How Houston Influenced Your Favorite Rapper

Picture Courtesy of Peter Beste

As we all know, Hip-Hop originated in New York, and eventually made it to different regions of the United States, and beyond. But what many people may not know, is that Houston, and all of Southern hip-hop has been very heavily influenced by Houston, Texas. While this may seem like a lofty inference to make, it’s not far off from the music we listen to today.

Houston’s sound can best be described as a slowed down funk. There’s a certain groove that comes with the branded Houston sound. While the sound of Houston can’t be copied, the flow and cadence of our hometown heroes has been used by quite a few artists that have surfaced in the industry.

Screw has had a major impact on music. And it’s not just the Screwed and Chopped versions of popular albums that DJ’s drop every month. For starters, DJ Screw has had an immense amount of influence not only in Houston, Texas, but all over the U.S. He was continually one of the genre’s most creative rappers, his wordplay was unparalleled. Alongside a few others, he was a primary influence on Drake, one of hip-hop’s current stars; songs like November 18 and Faithful are samples from the Texas natives.   Also A$AP Rocky; the New York native made his debut paying major tribute to southern artists including Screw and Three 6 Mafia. Songs like Houston Old Head, Goldie and Long Live A$AP are great examples of this.

UGK revolutionied the use of the R8 drum, and coined the term “country rap tunes.” The duo made it popular to use unorthodox sounds in hip-hop; including organs, live guitars and other instruments. Being raised in baptist households opened Pimp C up to a whole new world of sound. There will never be another group to sound like them, and you can find samples of Pimp C in quite a few artists music today. His popular sayings can be found as intros to a lot of Southern rappers music, including “Smoke Sumn B*tch” and pieces of the song Pourin Up.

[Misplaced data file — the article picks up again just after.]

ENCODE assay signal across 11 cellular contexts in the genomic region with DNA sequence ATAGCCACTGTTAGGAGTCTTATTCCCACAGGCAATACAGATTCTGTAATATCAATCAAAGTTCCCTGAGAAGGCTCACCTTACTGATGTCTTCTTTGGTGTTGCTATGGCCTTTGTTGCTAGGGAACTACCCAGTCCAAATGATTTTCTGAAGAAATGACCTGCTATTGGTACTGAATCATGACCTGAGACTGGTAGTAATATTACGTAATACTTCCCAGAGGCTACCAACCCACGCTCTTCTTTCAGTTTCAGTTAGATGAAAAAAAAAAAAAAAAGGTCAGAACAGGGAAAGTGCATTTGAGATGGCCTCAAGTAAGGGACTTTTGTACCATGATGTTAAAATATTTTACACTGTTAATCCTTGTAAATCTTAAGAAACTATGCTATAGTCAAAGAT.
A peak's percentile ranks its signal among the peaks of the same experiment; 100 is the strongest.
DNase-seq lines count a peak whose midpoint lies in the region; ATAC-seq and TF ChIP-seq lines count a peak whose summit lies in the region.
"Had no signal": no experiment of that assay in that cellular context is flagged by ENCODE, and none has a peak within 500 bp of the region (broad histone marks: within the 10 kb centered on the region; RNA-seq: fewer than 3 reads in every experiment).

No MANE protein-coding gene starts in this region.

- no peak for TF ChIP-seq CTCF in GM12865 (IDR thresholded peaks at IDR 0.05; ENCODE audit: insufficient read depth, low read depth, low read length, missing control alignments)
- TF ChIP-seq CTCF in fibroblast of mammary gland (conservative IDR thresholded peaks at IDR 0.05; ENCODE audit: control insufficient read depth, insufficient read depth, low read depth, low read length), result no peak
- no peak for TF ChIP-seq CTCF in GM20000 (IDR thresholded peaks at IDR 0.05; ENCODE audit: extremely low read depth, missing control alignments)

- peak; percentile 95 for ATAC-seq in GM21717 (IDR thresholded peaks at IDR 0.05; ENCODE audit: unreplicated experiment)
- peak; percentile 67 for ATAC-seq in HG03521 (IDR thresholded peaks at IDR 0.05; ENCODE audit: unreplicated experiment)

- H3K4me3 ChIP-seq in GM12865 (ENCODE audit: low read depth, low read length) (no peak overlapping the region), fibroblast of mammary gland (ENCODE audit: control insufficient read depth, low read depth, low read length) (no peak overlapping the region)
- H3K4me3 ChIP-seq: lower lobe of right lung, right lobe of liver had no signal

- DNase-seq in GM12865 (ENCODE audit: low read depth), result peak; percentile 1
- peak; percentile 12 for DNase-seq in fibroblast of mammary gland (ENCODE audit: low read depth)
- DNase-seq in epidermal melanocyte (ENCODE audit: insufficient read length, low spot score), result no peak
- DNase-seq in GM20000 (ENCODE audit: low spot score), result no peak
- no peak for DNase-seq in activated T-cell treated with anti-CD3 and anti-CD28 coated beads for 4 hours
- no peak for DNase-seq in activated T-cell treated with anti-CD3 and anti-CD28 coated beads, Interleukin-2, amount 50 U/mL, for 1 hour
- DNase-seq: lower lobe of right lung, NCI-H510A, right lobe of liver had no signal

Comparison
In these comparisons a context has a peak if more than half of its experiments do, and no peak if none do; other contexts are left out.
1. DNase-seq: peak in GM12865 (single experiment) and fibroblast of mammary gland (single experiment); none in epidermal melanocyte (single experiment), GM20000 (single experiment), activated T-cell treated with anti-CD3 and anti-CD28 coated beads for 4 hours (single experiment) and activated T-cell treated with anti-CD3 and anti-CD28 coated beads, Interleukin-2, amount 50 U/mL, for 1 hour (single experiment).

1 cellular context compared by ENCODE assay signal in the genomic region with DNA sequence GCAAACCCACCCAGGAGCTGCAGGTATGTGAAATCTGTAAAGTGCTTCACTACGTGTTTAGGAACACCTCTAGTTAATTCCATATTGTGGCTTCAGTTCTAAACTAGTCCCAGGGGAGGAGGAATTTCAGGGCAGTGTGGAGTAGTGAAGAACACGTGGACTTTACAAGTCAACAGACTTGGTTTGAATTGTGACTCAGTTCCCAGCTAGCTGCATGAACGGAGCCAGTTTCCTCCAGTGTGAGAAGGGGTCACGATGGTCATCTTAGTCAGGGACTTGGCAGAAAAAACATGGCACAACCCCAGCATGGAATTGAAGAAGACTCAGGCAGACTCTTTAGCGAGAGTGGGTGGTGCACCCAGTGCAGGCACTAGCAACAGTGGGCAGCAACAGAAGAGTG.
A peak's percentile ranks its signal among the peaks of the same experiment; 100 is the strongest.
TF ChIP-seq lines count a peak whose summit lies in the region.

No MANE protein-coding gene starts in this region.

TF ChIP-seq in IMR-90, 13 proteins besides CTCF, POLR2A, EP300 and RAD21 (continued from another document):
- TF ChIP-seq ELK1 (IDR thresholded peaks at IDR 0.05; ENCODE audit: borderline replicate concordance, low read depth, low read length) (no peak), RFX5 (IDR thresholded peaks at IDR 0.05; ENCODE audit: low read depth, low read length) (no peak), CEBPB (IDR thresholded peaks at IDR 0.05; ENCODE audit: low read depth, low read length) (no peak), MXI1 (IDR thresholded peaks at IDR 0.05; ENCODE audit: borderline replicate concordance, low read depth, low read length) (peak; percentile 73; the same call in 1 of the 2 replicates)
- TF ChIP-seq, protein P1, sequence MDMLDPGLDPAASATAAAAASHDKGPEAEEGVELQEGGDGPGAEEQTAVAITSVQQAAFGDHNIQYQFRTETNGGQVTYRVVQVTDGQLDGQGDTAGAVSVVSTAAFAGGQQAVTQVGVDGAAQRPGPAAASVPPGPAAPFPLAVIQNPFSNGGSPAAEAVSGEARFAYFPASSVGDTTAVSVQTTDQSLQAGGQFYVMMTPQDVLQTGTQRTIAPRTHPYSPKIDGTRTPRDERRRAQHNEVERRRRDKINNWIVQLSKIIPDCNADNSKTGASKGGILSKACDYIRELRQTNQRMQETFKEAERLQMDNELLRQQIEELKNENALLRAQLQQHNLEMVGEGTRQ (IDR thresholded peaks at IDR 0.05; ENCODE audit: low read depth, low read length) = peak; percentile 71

Houston rap groups and collectives focus in hip-hop was mostly reality rap; not because it’s what sold records, but because it’s just what it was; their reality. While that reality may not have been pretty to most, it was relatable to many, and that’s what made it popular. While most of Houston’s talent current and former, began independent and underground, these artists managed to make enough waves to reach the mainstream.

Knowing the state of hip-hop today, making it out of the realm of underground is no small feat. Getting national notoriety for your style of music is another thing as well. Southern hip-hop has been underrated for some time now, and still falls behind other regions, even with the amount of talent coming out of the Southern states. We know that hip-hop originated up north, but it was for sure perfected in the South, and even New Yorkers will give credit where credit is due.

If you want to see this topic personified, just listen to Mt. Olympus by Big K.R.I.T. You can only sleep on Southern hip-hop for so long.

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